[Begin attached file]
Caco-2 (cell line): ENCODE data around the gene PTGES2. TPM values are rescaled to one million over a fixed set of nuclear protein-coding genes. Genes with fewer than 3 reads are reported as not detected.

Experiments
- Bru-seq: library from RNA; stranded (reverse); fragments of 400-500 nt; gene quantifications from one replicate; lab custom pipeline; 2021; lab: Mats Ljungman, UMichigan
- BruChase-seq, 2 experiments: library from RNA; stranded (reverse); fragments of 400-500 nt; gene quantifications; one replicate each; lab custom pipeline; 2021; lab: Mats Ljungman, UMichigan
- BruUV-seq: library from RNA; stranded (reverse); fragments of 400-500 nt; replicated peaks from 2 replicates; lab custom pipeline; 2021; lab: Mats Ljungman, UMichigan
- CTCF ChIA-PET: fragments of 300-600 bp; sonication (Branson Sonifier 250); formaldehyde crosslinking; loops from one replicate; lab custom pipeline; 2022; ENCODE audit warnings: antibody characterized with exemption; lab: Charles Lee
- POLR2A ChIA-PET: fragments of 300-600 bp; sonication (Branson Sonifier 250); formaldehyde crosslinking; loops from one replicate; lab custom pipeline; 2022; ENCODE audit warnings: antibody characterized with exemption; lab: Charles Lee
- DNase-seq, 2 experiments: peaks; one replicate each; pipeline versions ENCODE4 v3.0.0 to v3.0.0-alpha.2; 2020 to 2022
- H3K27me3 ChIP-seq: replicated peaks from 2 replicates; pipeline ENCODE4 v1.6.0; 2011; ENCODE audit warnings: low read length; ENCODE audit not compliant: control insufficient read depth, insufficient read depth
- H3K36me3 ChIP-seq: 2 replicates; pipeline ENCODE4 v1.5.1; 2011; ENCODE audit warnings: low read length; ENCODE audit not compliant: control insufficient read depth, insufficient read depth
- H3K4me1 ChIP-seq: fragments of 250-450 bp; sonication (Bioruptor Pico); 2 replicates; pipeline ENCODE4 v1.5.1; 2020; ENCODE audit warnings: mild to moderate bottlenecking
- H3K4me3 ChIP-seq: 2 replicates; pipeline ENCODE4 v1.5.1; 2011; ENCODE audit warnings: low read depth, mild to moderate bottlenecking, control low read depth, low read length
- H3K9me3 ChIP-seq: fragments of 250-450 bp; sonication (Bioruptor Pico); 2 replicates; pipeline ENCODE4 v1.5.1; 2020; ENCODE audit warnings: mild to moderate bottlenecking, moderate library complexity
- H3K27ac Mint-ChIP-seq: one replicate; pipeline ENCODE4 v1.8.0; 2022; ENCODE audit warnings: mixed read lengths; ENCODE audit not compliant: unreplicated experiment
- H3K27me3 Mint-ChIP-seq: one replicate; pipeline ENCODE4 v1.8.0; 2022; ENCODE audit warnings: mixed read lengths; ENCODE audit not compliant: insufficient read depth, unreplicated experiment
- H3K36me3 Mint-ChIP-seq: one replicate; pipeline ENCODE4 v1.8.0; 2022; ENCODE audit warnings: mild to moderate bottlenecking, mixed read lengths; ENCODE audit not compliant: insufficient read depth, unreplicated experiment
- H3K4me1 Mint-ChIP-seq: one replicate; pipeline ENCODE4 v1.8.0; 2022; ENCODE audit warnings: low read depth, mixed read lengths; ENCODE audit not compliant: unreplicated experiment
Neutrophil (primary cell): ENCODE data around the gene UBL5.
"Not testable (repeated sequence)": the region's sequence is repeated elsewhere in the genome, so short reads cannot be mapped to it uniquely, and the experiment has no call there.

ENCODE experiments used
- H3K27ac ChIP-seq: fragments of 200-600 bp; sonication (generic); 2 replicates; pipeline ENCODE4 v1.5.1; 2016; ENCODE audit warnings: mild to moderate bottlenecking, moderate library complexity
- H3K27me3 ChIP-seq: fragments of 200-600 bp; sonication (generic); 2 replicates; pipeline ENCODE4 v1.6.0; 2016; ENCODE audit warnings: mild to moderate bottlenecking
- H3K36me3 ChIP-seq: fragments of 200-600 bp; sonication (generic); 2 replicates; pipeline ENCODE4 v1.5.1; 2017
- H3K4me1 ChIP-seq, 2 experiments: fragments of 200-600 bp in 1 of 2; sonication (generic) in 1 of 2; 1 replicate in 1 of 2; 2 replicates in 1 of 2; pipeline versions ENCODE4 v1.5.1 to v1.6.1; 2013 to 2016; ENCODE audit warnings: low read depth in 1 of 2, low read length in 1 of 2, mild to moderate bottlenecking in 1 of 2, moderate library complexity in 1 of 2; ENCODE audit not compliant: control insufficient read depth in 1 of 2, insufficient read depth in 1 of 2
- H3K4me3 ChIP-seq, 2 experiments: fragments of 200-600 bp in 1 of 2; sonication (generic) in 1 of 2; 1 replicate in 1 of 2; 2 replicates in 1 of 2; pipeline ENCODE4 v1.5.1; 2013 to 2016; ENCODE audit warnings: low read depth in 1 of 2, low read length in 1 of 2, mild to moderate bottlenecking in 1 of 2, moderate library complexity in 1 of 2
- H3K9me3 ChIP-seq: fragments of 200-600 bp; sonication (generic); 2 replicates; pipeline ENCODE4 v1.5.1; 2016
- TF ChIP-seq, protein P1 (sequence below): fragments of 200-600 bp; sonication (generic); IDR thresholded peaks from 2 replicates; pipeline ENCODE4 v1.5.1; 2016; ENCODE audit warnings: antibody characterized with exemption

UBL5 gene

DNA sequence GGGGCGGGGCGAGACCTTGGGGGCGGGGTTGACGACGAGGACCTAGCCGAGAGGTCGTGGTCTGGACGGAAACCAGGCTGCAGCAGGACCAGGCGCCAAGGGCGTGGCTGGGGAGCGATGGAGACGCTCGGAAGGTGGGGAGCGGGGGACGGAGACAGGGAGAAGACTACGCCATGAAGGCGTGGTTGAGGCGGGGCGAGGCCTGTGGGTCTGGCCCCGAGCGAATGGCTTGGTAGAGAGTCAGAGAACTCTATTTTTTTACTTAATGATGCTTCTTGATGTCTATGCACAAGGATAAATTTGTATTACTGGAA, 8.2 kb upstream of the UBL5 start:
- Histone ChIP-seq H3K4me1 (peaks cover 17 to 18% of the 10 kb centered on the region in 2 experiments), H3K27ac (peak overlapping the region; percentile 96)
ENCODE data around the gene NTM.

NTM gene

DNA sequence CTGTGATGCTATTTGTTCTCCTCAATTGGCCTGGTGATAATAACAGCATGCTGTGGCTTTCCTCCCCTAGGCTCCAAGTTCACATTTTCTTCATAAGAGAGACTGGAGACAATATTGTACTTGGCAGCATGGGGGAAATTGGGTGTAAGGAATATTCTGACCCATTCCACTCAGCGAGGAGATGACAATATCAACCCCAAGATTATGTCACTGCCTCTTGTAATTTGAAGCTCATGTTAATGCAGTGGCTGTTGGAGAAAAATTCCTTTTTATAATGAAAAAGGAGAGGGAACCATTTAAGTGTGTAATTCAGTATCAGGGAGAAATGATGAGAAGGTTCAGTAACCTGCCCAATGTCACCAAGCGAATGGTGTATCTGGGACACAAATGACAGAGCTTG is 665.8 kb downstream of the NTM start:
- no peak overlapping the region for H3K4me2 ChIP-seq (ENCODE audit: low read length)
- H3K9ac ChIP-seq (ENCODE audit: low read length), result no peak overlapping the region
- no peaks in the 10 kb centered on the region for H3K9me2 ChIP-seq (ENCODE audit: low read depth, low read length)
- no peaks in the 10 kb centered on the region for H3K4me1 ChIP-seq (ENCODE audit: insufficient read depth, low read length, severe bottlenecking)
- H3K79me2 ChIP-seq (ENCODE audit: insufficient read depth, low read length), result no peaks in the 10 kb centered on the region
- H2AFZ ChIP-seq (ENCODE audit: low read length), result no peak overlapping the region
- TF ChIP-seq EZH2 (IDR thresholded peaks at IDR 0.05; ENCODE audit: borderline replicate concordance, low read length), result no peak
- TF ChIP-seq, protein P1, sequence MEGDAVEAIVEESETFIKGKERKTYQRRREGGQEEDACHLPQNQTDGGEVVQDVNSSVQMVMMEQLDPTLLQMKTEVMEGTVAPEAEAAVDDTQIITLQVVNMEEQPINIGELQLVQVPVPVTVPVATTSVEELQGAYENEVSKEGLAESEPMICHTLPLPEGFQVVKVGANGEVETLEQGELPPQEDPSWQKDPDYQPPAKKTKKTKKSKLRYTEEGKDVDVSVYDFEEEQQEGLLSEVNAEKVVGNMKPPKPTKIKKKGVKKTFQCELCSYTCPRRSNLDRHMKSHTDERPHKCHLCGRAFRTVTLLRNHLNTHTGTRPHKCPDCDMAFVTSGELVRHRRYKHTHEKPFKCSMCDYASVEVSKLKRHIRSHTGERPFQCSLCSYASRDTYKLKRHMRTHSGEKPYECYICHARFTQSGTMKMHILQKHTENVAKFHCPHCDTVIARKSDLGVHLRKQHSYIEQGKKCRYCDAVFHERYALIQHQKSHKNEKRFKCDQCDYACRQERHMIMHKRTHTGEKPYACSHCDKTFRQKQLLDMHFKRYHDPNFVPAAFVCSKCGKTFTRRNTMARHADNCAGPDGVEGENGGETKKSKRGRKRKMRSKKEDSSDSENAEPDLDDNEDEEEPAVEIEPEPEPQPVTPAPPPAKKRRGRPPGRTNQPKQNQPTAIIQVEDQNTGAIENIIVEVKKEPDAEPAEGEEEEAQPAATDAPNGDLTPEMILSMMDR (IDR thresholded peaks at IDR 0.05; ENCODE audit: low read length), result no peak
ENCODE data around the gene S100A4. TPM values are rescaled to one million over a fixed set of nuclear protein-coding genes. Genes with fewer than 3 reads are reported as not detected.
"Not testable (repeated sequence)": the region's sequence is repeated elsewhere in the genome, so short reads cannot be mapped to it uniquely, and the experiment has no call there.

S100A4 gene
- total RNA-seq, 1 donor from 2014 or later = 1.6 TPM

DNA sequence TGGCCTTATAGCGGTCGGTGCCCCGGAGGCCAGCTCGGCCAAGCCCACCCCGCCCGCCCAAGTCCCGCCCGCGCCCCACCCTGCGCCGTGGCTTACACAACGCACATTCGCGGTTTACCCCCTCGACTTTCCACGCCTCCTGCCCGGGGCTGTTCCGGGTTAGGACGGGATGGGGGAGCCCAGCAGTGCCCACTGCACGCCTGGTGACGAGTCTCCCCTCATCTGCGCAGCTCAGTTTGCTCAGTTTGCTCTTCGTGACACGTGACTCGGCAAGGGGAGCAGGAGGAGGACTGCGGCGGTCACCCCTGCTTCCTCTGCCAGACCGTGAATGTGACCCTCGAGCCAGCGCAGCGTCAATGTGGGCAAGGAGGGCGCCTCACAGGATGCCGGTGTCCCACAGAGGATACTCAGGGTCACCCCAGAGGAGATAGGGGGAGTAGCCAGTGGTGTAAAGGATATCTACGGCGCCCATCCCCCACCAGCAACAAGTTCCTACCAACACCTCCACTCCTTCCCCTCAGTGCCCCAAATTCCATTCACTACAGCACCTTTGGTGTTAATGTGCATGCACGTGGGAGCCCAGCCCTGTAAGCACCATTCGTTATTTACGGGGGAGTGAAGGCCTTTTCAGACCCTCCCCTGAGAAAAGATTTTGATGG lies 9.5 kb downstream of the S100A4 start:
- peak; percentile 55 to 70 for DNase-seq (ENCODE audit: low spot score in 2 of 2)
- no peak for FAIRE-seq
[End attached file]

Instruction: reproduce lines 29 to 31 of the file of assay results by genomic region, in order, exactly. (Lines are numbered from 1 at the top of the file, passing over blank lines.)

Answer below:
DNA sequence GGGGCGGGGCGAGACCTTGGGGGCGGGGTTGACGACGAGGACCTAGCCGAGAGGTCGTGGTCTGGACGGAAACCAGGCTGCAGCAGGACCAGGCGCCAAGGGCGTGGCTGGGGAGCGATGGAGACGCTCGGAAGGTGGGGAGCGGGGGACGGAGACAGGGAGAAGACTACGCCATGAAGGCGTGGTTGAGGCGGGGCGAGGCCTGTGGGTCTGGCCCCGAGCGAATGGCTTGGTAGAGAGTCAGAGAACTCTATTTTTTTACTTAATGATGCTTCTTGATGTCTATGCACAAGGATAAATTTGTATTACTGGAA, 8.2 kb upstream of the UBL5 start:
- Histone ChIP-seq H3K4me1 (peaks cover 17 to 18% of the 10 kb centered on the region in 2 experiments), H3K27ac (peak overlapping the region; percentile 96)
ENCODE data around the gene NTM.